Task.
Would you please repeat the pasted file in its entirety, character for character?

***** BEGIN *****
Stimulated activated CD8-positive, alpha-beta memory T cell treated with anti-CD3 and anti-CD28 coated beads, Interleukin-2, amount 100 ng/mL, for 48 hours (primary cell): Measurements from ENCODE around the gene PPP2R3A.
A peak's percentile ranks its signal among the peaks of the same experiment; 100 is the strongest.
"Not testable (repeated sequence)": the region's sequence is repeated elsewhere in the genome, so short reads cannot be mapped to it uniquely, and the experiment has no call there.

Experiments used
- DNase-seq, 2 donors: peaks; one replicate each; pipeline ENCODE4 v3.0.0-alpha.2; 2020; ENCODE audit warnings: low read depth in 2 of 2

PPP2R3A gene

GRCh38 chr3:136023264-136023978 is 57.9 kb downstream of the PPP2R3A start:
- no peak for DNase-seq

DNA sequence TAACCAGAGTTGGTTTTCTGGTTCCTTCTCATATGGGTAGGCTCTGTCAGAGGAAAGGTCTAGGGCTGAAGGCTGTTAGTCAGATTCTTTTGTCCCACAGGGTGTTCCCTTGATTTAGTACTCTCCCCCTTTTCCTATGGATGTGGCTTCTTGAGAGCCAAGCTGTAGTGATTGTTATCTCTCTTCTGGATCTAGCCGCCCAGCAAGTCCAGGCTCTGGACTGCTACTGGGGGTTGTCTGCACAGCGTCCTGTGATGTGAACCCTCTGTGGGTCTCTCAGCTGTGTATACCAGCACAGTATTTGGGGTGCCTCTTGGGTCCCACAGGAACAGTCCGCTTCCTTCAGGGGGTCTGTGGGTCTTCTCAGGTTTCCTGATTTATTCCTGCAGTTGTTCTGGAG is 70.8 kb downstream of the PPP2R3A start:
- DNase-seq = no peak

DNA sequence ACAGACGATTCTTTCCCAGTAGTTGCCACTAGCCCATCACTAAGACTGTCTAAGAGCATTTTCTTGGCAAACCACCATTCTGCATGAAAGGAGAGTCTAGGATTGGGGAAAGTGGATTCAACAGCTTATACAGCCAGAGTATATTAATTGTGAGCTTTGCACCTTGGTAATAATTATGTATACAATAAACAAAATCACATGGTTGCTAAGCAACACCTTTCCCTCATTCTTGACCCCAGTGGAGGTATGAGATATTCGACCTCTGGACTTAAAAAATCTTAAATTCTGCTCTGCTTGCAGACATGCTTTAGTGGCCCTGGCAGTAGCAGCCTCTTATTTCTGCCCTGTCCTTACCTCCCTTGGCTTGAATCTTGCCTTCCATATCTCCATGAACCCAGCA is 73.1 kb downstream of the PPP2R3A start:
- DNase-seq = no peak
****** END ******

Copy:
Stimulated activated CD8-positive, alpha-beta memory T cell treated with anti-CD3 and anti-CD28 coated beads, Interleukin-2, amount 100 ng/mL, for 48 hours (primary cell): Measurements from ENCODE around the gene PPP2R3A.
A peak's percentile ranks its signal among the peaks of the same experiment; 100 is the strongest.
"Not testable (repeated sequence)": the region's sequence is repeated elsewhere in the genome, so short reads cannot be mapped to it uniquely, and the experiment has no call there.

Experiments used
- DNase-seq, 2 donors: peaks; one replicate each; pipeline ENCODE4 v3.0.0-alpha.2; 2020; ENCODE audit warnings: low read depth in 2 of 2

PPP2R3A gene

GRCh38 chr3:136023264-136023978 is 57.9 kb downstream of the PPP2R3A start:
- no peak for DNase-seq

DNA sequence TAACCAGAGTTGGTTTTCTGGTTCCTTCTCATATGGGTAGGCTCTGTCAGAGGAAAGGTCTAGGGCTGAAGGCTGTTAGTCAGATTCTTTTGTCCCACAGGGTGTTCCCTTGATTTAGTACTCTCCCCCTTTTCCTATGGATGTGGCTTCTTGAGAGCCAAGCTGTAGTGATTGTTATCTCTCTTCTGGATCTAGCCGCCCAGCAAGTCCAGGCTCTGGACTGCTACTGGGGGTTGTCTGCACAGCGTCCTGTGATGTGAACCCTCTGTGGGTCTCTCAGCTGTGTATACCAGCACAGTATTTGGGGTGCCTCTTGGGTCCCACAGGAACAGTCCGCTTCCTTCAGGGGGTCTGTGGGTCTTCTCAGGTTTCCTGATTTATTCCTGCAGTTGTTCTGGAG is 70.8 kb downstream of the PPP2R3A start:
- DNase-seq = no peak

DNA sequence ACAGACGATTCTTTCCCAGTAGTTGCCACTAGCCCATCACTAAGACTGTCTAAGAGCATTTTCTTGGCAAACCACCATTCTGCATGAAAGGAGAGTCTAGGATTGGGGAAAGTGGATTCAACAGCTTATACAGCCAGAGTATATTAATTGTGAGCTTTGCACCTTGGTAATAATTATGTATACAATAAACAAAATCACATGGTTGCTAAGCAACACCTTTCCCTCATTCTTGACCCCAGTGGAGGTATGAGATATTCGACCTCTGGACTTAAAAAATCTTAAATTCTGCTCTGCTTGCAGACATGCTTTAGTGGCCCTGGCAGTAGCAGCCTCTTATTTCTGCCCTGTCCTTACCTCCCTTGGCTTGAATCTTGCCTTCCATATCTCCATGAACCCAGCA is 73.1 kb downstream of the PPP2R3A start:
- DNase-seq = no peak